View from the Lake

This article submitted by Linda Lorentzen on 6/23/99.

Discussions of the upgrade and route of Highway 23 have some people in the community wondering if the results will affect Paynesville. Though the final decisions about the highway appear off in the future, members of the business community are involved in task force discussions because their livelihoods could be at stake. In 1923, a proposed road was the subject of much debate in the Paynesville community. At that time there was no direct road from the Twin Cities to Paynesville and tourist trade was negatively affected in Paynesville because of the lack of a direct route. Automobiles had replaced trains for passenger travel. The Paynesville community needed to be proactive in its actions.

Estimates from the State Highway Department in 1923 revealed that the "trunk highways were used each day during the last touring season by 15,568 automobiles, carrying over 50,000 visitors, who spent over a quarter million dollars...Assuming that 30,000 were entertained at homes or camped out, it would mean at $2 a day, $60,000, and that the remaining 20,000 stayed at hotels at $5 for lodging and meals, this would bring $100,000." In the early 1920s the average tourist drove about 150 miles each day, using up 10 gallons of gasoline and a quart of oil daily!

On July 13, 1923, a meeting was held in Buffalo, Minnesota, for the purpose of organizing the Lake Region Highway Association. Representatives from the following towns were present: Robbinsdale, Hamel, Lake Sarah, Loretto, Rockford, Buffalo, Maple Lake, Annandale, South Haven, and Kimball. "The purpose of the to promote interest in and to properly mark the highway that leaves the Jefferson Highway at Robbinsdale and has been known as the Rockford Road." Paynesville representatives included: Peter Fischbach, Dr. C.P. Winther, E.O. Phipps, and Fred Ruff.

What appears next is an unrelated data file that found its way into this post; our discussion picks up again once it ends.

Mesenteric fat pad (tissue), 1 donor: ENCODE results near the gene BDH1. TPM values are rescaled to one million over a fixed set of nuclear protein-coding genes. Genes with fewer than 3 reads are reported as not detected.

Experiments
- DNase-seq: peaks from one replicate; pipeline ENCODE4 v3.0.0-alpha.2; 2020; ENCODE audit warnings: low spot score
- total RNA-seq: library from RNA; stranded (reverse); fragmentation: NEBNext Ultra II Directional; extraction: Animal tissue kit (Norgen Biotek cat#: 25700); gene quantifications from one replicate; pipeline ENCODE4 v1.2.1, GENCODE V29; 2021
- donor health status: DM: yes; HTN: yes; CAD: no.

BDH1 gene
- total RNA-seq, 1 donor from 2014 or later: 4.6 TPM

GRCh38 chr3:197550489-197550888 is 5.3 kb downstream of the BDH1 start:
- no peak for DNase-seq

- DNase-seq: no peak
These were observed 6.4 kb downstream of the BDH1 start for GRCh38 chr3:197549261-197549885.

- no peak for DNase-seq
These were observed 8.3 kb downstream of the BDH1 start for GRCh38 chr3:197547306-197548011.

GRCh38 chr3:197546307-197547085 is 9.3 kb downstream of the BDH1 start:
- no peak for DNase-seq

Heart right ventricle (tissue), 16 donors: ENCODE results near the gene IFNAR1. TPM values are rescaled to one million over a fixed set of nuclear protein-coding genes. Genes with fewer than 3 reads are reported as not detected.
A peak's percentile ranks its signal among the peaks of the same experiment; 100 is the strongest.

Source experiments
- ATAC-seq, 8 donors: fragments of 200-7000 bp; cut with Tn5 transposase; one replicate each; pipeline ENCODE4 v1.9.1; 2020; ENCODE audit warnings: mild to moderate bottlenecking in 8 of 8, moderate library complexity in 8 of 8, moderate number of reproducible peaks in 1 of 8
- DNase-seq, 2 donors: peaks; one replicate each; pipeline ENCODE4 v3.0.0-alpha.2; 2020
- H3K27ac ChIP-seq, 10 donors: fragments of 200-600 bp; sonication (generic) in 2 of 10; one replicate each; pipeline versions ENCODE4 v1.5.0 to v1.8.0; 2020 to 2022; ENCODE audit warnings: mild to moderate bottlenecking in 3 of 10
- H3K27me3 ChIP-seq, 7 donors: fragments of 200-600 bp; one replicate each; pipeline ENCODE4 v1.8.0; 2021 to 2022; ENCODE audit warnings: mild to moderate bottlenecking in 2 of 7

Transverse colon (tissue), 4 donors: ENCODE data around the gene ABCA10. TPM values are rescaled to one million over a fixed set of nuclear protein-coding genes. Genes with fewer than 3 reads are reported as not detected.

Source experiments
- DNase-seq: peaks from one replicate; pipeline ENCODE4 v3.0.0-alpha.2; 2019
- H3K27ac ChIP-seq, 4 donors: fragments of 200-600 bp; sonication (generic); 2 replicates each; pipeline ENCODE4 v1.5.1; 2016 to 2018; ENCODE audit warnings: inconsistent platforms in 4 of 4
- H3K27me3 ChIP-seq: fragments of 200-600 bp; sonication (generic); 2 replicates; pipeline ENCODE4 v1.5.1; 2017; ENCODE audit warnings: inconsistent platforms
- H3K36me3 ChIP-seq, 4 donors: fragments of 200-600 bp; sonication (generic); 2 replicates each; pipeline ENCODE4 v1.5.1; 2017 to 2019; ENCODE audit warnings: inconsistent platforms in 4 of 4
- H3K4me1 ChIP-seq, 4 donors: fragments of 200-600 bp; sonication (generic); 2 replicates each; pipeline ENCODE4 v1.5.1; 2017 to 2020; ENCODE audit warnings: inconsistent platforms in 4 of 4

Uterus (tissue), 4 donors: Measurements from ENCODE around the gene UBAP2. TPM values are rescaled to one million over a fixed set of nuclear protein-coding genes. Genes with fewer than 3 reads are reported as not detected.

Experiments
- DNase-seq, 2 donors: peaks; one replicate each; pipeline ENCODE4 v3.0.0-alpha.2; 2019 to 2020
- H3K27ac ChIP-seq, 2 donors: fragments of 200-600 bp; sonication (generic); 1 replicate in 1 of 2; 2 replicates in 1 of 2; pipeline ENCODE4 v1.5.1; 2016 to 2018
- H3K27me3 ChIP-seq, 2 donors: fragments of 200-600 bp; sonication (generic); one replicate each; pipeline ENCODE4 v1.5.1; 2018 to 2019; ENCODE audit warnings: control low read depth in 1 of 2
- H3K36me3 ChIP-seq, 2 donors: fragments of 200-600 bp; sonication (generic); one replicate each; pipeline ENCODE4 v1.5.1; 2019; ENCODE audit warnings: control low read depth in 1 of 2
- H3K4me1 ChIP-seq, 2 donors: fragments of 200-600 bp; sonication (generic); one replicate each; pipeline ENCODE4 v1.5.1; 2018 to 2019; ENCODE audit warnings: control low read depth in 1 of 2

The Rockford Road merged into "Trunk Highway No. 69" and led to Eden Valley. After Eden Valley the lack of any road markings caused tourists to turn onto "No.22," which led to the north, away from Paynesville.

Fund raising was a priority for the Lake Region Highway Association. Because the new highway would run through several towns, both east and west of Paynesville, the towns along the route were assigned owed amounts on the basis of the potential benefits. For example, Paynesville was to raise $150 as the "community's share of the expenses of laying out the road, this amount being donated by the Commercial Club at a meeting last Thursday evening."

Markers for the highway were designed. "A circle of deep red, with a triangle of black inside the circle and the lettering "Lake Region Highway" in white on the black triangle. The background about the triangle is to be in white." These would help in enticing and directing those on the highway to destinations beyond Eden Valley.

The Commercial Club succeeded in promoting the Lake Region Highway. By providing a direct route from the Twin Cities to Paynesville the parade began of tourists seeking a view from the lake.

Information for this column was taken from the following issues of The Paynesville Press: February 1, 1923; July 19, 1923 and August 9, 1923.

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